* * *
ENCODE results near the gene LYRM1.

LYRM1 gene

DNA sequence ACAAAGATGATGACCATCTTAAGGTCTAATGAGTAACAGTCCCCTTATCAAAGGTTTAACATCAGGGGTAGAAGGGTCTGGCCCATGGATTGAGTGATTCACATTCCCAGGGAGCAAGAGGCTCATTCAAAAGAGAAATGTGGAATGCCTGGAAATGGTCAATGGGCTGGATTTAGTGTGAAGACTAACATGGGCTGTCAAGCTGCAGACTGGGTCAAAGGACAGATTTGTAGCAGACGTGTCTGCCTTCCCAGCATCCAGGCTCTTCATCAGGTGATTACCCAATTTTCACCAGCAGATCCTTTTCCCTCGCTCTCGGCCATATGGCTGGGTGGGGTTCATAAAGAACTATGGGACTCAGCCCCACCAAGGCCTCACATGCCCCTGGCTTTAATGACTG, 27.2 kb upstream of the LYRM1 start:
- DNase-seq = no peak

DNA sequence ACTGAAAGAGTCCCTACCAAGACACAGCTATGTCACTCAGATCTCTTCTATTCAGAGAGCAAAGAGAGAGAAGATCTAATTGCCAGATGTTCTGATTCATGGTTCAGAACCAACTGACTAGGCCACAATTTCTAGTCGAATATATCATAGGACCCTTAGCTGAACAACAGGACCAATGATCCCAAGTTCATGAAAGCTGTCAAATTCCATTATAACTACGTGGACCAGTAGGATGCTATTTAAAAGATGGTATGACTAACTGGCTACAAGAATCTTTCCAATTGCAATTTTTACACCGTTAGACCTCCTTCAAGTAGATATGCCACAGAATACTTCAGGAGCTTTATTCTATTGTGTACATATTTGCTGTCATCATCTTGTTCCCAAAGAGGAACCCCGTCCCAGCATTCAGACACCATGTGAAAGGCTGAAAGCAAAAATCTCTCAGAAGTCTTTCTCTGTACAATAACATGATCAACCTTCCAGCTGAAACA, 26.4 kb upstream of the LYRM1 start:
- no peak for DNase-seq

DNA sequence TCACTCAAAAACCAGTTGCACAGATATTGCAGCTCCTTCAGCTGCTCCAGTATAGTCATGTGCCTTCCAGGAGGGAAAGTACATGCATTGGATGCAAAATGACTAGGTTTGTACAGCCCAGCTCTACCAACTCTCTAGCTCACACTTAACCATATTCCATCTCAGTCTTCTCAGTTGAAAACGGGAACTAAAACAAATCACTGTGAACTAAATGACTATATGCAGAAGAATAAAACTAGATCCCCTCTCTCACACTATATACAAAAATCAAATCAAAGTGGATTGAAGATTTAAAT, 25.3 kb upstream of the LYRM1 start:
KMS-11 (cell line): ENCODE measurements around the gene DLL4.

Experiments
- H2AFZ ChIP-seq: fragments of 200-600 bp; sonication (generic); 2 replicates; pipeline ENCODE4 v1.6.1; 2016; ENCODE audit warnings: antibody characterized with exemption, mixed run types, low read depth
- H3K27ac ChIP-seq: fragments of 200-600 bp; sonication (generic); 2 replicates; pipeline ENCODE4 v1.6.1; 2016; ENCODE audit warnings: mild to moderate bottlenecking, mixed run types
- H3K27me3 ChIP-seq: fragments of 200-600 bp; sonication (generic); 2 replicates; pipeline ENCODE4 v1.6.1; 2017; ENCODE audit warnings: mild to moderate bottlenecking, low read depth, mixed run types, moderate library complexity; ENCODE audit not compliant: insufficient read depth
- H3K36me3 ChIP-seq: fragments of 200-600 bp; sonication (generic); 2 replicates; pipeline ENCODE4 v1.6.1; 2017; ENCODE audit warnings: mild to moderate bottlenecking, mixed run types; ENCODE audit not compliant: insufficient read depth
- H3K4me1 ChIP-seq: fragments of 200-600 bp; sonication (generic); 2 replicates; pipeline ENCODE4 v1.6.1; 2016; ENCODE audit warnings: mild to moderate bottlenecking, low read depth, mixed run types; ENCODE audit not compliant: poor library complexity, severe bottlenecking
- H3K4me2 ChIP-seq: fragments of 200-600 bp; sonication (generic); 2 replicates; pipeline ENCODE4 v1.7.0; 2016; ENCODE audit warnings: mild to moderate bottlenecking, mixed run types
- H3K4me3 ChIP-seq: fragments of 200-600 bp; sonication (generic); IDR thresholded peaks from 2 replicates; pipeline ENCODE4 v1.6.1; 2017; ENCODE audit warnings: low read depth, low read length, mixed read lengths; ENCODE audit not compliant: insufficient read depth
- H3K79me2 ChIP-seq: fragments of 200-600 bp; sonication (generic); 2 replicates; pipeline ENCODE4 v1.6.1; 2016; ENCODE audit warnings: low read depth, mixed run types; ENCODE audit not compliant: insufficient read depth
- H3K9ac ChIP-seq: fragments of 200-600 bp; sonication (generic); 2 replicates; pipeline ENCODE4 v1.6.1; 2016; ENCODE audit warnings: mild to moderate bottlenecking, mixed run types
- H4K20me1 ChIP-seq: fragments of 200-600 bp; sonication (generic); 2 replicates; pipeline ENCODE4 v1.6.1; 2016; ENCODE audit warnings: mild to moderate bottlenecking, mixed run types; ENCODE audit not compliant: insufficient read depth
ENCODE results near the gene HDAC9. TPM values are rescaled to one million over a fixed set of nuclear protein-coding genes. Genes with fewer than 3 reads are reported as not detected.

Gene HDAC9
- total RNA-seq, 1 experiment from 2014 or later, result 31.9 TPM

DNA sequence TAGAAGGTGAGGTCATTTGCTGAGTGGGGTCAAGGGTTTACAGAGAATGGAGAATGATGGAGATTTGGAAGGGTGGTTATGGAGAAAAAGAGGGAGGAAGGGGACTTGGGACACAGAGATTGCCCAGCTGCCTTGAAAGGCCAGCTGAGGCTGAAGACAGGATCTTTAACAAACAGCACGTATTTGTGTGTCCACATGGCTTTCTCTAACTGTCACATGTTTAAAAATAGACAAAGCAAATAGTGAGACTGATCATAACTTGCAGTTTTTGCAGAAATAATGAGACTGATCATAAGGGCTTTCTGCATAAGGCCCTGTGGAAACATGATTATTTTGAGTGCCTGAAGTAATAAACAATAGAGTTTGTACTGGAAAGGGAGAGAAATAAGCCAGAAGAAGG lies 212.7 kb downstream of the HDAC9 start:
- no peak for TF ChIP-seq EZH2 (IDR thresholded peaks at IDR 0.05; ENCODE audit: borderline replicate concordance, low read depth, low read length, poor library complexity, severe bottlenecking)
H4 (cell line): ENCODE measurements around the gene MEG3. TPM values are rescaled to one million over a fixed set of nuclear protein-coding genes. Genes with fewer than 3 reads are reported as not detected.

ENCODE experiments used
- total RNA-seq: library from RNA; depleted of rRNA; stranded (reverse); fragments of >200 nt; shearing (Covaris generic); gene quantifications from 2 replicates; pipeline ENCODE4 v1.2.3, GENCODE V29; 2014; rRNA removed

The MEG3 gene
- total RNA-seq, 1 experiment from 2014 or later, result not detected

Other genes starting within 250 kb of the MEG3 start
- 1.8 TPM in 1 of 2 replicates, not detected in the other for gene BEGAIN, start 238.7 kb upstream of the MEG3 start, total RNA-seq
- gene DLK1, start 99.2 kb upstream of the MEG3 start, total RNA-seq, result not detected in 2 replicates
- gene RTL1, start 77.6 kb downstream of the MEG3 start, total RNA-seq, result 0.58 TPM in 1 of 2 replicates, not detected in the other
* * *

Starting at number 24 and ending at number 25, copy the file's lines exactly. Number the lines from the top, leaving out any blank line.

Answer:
- no peak for TF ChIP-seq EZH2 (IDR thresholded peaks at IDR 0.05; ENCODE audit: borderline replicate concordance, low read depth, low read length, poor library complexity, severe bottlenecking)
H4 (cell line): ENCODE measurements around the gene MEG3. TPM values are rescaled to one million over a fixed set of nuclear protein-coding genes. Genes with fewer than 3 reads are reported as not detected.